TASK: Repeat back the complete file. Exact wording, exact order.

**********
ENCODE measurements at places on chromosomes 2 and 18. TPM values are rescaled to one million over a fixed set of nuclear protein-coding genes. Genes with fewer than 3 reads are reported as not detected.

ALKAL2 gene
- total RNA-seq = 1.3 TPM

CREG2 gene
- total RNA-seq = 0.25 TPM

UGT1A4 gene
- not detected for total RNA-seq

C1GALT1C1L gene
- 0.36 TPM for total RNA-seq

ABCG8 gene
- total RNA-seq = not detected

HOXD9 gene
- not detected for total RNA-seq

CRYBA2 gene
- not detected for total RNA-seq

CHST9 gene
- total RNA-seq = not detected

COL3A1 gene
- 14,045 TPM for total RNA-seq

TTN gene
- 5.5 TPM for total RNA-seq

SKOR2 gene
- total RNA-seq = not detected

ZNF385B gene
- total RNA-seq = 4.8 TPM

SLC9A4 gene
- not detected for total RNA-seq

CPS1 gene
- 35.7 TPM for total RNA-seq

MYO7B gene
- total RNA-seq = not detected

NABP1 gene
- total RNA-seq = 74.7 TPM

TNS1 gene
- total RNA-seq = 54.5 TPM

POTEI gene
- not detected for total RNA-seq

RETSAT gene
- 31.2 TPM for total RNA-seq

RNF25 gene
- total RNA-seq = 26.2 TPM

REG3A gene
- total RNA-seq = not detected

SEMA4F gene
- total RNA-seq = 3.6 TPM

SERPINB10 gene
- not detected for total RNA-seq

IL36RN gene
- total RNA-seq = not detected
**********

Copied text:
ENCODE measurements at places on chromosomes 2 and 18. TPM values are rescaled to one million over a fixed set of nuclear protein-coding genes. Genes with fewer than 3 reads are reported as not detected.

ALKAL2 gene
- total RNA-seq = 1.3 TPM

CREG2 gene
- total RNA-seq = 0.25 TPM

UGT1A4 gene
- not detected for total RNA-seq

C1GALT1C1L gene
- 0.36 TPM for total RNA-seq

ABCG8 gene
- total RNA-seq = not detected

HOXD9 gene
- not detected for total RNA-seq

CRYBA2 gene
- not detected for total RNA-seq

CHST9 gene
- total RNA-seq = not detected

COL3A1 gene
- 14,045 TPM for total RNA-seq

TTN gene
- 5.5 TPM for total RNA-seq

SKOR2 gene
- total RNA-seq = not detected

ZNF385B gene
- total RNA-seq = 4.8 TPM

SLC9A4 gene
- not detected for total RNA-seq

CPS1 gene
- 35.7 TPM for total RNA-seq

MYO7B gene
- total RNA-seq = not detected

NABP1 gene
- total RNA-seq = 74.7 TPM

TNS1 gene
- total RNA-seq = 54.5 TPM

POTEI gene
- not detected for total RNA-seq

RETSAT gene
- 31.2 TPM for total RNA-seq

RNF25 gene
- total RNA-seq = 26.2 TPM

REG3A gene
- total RNA-seq = not detected

SEMA4F gene
- total RNA-seq = 3.6 TPM

SERPINB10 gene
- not detected for total RNA-seq

IL36RN gene
- total RNA-seq = not detected